Professionals concerned with obesity prevention are very interested in what methods might be induced to carry over from smoking cessation programs and alcohol interventions. This page continues to gather some of the main points from recent posts.
In the realm of food overconsumption, 12-step programs like Overeaters Anonymous have a respectable word-of-mouth reputation, although scientific verification is elusive. Bariatric surgery is unique to the food area, there being no equivalent surgical procedures to prevent the consumption of alcohol or nicotine.
Geographic limitations, like forbidding food and drink in pedestrian malls, parks, and other public areas, would probably never fly. Even if such a rule were enforced, the largest benefit would accrue to neatness and a lack of litter, while the overall effect on obesity would be difficult to validate.
And yet, some locational prohibitions have been outstandingly successful. We no longer smoke in hospitals; cigarette butts no longer litter the floors of college classrooms; and landlords have decreed that tenants have no right to smoke in the apartments they pay to live in.
In 2009, the Family Smoking Prevention and Tobacco Control Act limited the powers of the Food and Drug Administration in several ways. The law cannot require prescriptions to purchase tobacco products, or require that the nicotine content be reduced to zero, or ban certain classes of tobacco products, or “ban face-to-face sales in a particular category of retail outlets” — which sounds minor but which the industry must have fought hard against. If attempts are made to impact obesity with similar legislation, we must expect the same kinds of objections and exceptions.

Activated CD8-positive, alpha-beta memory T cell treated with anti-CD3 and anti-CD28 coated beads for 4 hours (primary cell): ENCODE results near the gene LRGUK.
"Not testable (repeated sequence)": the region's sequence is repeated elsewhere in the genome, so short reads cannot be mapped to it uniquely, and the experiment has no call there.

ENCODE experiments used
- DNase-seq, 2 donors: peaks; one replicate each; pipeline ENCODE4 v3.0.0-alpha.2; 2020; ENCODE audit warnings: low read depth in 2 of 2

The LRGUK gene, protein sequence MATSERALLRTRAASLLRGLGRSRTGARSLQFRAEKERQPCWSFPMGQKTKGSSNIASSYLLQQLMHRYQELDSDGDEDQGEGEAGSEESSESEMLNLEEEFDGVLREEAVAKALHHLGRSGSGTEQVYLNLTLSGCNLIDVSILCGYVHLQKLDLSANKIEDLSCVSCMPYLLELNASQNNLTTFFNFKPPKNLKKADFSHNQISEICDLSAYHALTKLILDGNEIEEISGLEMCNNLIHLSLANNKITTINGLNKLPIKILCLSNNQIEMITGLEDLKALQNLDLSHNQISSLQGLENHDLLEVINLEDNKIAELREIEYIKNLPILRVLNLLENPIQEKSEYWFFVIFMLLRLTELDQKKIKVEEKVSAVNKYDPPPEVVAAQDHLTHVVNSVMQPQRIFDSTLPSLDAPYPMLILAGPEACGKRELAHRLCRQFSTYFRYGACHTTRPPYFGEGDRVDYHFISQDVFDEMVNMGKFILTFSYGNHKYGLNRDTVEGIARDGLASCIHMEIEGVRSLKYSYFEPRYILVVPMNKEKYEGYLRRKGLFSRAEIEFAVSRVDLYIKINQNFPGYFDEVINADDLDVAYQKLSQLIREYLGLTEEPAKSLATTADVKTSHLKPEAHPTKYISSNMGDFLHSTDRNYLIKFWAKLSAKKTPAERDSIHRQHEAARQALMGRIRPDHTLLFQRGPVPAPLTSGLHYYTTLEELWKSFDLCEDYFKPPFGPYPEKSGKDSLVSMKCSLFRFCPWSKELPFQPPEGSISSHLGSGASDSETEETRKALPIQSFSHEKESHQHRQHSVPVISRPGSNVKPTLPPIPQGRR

“The Big Three — More Similarities and Differences” goes into the nuances of why and how public smoking and alcohol drinking are different from public eating (and drinking of any other beverage). “The Coulds and Shoulds of Control” examines a particular case, the all-you-can-eat style of restaurant, with the arguments for and against it.
This post looks at the strange contradiction in how different branches of the government are pitted against each other, on one hand encouraging and subsidizing the suppliers of tobacco, while on the other, taxing and scolding the consumers of that very product. We also observe the hanky-panky involved when corporations compensate the states for letting them do business. Obviously, lessons need to be learned before the government contemplates taking further control of food.
And this post examines the strange phenomenon of the “sin tax” that piles extra penalties on such oddball enterprises as tanning salons. The tax on liquor is supposed to help pay for the damage caused by alcohol-related vehicle accidents. But how might the public be convinced to ignore the qualitative difference between the horror of dismembered bodies, and the relatively unspectacular damage caused by food-related obesity?
Your responses and feedback are welcome!